HR management lessons from Delhi police vs advocates episode - Business Manager HR Magazine - CiteHR
Umakanthan53
Labour Law & Hr Consultant
Bijay_majumdar
Freelancer In Hr &indirect Taxes For
Anil Kaushik
Chief Editor,businessmanager

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HR management lessons from Delhi police vs advocates episode
The incident of Delhi police force taking on to streets on Tuesday,5th Nov.19, can be termed as unprecedented and a dangerous sign for the future. How a small incident turned in to a big violence and law and order problem, leaves many lessons for all managers, HR professionals and especially for Industrial relations managers to learn and take pro active and preventive actions before hand to avoid such ugly situation in their organisations.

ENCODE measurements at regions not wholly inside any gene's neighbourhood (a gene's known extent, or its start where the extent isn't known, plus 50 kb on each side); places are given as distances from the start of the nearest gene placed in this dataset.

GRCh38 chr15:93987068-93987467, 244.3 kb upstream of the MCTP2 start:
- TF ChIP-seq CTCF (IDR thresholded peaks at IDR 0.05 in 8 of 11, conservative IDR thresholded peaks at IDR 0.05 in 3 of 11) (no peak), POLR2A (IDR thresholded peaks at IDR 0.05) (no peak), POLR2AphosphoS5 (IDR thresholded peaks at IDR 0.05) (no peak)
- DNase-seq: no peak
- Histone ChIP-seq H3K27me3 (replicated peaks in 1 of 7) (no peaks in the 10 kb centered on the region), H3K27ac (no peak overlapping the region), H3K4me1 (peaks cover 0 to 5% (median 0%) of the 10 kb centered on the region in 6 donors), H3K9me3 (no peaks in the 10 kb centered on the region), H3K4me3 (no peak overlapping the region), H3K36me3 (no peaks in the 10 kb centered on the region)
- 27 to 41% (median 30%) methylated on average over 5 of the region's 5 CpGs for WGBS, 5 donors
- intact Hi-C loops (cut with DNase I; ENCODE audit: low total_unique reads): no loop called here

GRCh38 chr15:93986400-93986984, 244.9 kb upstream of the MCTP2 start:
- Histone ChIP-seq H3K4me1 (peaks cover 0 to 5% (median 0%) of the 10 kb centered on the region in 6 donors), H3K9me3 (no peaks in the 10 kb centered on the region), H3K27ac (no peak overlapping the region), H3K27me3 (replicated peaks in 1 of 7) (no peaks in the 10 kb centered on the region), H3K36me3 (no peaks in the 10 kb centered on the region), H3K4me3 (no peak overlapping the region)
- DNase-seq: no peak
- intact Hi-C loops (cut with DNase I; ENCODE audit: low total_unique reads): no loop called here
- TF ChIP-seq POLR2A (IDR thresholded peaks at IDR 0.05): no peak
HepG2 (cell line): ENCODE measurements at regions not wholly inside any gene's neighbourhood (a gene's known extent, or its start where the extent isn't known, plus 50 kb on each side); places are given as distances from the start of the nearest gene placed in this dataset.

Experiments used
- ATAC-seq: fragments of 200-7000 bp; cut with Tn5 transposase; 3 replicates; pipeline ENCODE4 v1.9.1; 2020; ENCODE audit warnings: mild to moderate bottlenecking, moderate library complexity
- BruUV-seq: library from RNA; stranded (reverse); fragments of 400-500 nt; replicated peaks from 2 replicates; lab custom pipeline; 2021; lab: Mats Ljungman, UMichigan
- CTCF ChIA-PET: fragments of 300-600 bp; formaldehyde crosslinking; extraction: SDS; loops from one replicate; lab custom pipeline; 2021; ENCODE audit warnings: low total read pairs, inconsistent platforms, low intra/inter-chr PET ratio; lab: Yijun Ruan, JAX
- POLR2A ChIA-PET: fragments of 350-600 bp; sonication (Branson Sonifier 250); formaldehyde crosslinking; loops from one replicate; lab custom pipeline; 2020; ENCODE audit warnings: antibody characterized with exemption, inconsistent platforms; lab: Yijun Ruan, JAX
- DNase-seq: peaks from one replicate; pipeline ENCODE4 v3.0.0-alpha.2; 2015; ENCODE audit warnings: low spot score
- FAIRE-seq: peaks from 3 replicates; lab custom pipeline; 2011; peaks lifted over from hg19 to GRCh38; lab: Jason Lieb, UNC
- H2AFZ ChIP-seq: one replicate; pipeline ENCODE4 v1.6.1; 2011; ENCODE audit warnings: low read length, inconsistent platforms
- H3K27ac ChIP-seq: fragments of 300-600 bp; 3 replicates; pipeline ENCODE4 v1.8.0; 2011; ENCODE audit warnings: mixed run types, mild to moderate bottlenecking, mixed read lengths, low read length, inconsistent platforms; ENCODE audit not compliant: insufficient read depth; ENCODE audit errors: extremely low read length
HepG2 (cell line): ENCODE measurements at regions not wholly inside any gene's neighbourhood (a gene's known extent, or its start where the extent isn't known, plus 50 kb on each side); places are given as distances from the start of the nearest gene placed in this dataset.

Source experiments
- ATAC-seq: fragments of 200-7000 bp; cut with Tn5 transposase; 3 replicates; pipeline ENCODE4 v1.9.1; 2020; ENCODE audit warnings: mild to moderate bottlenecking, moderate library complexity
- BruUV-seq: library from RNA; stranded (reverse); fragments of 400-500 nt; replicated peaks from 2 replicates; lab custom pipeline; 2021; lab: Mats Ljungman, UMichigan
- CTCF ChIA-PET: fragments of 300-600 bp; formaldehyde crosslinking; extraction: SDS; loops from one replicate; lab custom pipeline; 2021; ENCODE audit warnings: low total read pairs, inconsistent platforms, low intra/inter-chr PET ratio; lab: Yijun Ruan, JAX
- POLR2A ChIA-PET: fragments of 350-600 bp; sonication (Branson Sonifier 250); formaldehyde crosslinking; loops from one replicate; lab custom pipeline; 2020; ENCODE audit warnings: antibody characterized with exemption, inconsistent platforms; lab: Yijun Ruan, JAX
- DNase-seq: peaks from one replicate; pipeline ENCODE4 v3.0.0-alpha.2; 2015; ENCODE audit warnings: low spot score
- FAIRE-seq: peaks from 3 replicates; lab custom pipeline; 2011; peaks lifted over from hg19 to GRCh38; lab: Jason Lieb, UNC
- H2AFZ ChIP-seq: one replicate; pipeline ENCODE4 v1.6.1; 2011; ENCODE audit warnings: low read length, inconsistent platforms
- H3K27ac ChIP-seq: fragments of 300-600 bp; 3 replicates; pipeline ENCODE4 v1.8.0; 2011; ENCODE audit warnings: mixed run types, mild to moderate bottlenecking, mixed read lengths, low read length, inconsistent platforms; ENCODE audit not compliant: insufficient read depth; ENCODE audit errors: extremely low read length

According to various reports, on Saturday, 2nd Nov.19, it started with a car parking issue by an advocate in Tees Hazari courts campus in an area which is kept free for Delhi police vehicles that bring accused persons in buses from Tihar jail to court for regular hearings and it is taken as sensitive area. When requested by police personnel not to park his car there and remove, scuffle started. After some moments, a bunch of advocates came there, embarked upon the lock-up room area where accused were kept for hearing, thrashed the police constables, ransacked the administrative area and put the police and private vehicles on fire. It is also reported that one woman Police officer of senior rank was attempted to be molested by mob, her operator was also thrashed while tried to protect her, and police opened fire in air which hit the advocate. Few advocates and police personnel got injured. Police lathi charged to control the situation. Videos of advocates beating police personnel mercilessly in Tees Hazari till he fell down unconsciously went viral. On Sunday, Delhi HC took cognizance of the incident, orders judicial inquiry of the incident, restrained police to take any coercive action on advocates, orders transfer and suspension of few police officers. On Monday, a video of advocate beating police constable and a three wheeler driver also went viral. Other fellow advocates and Delhi CM went to hospital to meet injured advocates but no one cared to find out well being of injured police officials and on Tuesday what country witnessed was a big protest and demonstration of police force before their HQ. It was a manifestation of long time suppressed frustration, anger, helplessness and not lending support to them by their senior officers.